Billionaires don’t pay tax
When Clinton accused Trump of paying no federal taxes, he didn’t deny it — rather, he said, “That makes me smart.”
He wasn’t the first rich sociopath to make that claim. Remember when Leona Helmsley told the press “only little people pay taxes?”
Today, Propublica published the first in a series of blockbuster analyses of leaked tax data from America’s richest billionaires — some of whom have lobbies for higher taxes on the rich! — showing that the true tax rate for billionaires is 3.4%.
These records — which include tax data for Elon Musk, Warren Buffett, Jeff Bezos, Michael Bloomberg, George Soros, Carl Icahn and others — reveal that it’s not just sneering boasters like Trump and Helmsley who avoid the tax the rest of us pay — it’s the whole cohort.
Much has been made of the “K-shaped” recovery from the pandemic-driven economic collapse, where the rich got richer and the poor got poorer, but when it comes to the 0.001%, this is far more pronounced. America’s billionaires got $1.2 trillion richer during the pandemic.
Much of this wealth accumulation is due to the fact that poor people pay high taxes, while rich people pay low taxes. A household earning $70k pays about 14% in federal tax; In 2019, Michael Bloomberg made $2B and paid 1.3% of it in federal tax.
All this wealth-accumulation creates family dynasties, meaning that the rich stay rich, and the poor stay poor, and the only real social mobility is downward, as the middle class loses ground and slips down the ladder.
A quarter of America’s richest people owe their fortune to the orifice they emerged from, not the work they did. These heirs — Waltons, Mars candy scions, Estee Lauder’s kid — are the new permanent aristocracy, uplifted by the invisible hand by virtue of their “good blood.”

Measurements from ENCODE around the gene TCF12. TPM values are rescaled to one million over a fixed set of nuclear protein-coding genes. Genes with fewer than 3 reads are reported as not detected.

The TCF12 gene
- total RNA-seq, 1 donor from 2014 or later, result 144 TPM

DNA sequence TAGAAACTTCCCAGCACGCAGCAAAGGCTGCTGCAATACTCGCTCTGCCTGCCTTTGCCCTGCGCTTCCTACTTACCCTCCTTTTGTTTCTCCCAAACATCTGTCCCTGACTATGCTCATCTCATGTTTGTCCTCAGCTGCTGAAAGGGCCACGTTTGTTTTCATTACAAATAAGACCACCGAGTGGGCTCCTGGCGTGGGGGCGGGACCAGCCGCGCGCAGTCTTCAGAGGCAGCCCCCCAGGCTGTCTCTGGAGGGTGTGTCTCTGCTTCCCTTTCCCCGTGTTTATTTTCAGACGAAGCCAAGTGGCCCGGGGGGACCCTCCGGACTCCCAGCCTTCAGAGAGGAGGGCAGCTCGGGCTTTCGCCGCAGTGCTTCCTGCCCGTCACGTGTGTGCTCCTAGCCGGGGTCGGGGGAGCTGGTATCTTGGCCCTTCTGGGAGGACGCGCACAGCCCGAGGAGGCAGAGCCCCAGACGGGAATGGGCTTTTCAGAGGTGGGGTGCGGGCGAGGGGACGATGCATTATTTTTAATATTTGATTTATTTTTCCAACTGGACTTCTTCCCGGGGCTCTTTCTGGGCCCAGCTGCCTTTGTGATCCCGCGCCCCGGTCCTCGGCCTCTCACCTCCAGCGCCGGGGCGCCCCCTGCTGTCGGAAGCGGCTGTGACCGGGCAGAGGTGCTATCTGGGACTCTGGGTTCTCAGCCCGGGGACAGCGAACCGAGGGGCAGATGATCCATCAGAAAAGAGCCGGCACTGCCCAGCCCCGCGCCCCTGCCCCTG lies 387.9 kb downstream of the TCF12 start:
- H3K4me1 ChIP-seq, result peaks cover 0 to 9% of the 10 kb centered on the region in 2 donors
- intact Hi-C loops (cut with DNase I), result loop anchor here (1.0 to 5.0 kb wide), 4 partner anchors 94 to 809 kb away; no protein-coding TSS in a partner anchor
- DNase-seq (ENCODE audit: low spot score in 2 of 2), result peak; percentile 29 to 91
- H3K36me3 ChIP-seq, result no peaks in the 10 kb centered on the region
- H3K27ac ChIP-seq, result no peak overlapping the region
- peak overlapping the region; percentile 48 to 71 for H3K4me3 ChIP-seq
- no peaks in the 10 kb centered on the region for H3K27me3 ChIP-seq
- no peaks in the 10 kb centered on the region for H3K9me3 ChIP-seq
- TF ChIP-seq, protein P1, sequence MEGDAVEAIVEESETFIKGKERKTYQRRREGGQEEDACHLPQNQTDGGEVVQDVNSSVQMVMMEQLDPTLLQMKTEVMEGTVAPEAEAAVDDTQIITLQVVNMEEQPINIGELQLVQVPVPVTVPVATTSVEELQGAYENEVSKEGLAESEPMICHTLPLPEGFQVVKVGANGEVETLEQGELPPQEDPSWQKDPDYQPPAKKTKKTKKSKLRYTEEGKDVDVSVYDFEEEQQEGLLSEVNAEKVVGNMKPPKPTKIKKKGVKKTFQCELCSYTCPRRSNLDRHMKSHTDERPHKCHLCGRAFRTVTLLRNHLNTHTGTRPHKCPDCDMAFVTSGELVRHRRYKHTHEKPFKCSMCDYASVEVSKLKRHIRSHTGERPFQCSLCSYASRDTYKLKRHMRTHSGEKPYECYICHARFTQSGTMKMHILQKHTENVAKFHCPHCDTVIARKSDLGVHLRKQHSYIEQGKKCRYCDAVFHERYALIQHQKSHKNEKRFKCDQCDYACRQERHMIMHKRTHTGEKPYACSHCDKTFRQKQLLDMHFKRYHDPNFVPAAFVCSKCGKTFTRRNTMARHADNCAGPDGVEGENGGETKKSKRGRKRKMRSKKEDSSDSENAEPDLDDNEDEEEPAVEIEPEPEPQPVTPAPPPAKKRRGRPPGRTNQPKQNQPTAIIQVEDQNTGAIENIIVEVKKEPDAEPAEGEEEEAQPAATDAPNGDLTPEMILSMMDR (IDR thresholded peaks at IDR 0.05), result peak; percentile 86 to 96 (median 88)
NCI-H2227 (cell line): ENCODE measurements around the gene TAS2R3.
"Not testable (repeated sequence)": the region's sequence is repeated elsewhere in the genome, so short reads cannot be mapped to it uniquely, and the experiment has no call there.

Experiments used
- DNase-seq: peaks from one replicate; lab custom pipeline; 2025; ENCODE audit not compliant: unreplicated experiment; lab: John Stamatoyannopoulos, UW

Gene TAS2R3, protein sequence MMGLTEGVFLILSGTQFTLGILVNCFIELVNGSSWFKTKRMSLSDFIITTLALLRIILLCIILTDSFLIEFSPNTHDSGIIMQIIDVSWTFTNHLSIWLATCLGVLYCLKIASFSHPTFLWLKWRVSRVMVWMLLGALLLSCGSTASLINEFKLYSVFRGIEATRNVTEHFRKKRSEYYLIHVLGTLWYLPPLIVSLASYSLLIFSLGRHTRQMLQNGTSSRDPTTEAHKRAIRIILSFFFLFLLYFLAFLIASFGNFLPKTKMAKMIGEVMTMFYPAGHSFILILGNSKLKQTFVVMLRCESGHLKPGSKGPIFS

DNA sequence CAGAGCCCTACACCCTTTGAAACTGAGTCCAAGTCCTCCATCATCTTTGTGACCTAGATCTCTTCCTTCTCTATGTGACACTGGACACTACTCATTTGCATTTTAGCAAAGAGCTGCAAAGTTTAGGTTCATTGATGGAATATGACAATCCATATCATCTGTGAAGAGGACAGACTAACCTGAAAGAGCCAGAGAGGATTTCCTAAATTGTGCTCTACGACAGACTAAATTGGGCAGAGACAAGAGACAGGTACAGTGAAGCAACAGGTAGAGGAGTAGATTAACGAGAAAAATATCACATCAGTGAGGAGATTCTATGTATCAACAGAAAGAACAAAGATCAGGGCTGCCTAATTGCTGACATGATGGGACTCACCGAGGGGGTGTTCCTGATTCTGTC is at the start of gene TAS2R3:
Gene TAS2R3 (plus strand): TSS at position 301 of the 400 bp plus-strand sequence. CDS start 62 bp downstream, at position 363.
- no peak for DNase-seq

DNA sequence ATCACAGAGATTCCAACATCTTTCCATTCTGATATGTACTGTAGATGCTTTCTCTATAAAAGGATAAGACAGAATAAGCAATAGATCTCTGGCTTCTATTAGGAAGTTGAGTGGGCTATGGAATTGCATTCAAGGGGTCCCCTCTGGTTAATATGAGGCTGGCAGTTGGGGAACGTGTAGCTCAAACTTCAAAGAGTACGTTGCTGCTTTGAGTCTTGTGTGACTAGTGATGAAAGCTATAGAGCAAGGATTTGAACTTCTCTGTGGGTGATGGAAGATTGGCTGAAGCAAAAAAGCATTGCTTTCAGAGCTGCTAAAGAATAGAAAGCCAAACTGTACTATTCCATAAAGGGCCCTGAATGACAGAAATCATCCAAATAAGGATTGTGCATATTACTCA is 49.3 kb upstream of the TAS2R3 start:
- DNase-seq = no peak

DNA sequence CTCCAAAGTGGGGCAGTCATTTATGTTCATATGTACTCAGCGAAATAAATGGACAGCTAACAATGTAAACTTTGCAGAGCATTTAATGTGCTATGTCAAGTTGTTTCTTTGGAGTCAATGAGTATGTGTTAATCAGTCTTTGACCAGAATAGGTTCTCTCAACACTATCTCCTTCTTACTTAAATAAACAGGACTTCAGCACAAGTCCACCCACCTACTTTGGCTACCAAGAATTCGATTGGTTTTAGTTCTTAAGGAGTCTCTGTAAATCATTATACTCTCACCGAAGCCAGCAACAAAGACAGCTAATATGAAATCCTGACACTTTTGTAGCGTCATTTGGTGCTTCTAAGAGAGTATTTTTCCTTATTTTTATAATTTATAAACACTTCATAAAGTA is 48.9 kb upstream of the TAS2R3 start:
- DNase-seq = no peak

The Propublica report — from Jesse Eisenger, Jeff Ernsthausen and Paul Kiel — is valuable not just for the names it names, but for the tax-evasion tactics it explains and the historical context it provides.
Whenever someone points out that Jeff Bezos is so rich that he could afford to give a living wage to his vast, precarious, food-stamp-dependent blue-collar workforce, someone inevitably points out that Bezos’s wealth is in shares, not cash and is thus illusory.
This is only partly true, and it obscures more than it illuminates. It’s true that CEOs habitually draw nominal salaries — often $1/year — and are only “rich on paper,” but this doesn’t mean they’re not immensely wealthy — rather, this is how they amass immense wealth.
Here’s how that works: the US only taxes capital gains (money you make from owning things, as opposed to doing things) when they are “realized” — that is, when you sell the asset that has appreciated in value. If you never sell your asset, you never pay tax on it.
So when an exec takes compensation in stock rather than cash, the exec pays no tax unless they sell the shares. But execs don’t have to sell any shares in order to get millions or billions of dollars to play with. Rather, they can stake those shares as collateral on loans.
If an exec sells their shares, they’ll pay a 20% capital gains tax. If they borrow against the shares, they’ll pay single-digit interest rates. What’s more, loans aren’t treated as income, so no tax is paid on the loan.
Even better, the interest on the loan can be treated as an expense, which you can apply to any money that comes in the door that you can’t help but declare as income.
Working people borrow money because they can’t afford to buy cars or houses or just close the gap between payday and an empty fridge. Rich people borrow because it lets them launder their income into tax-free loans.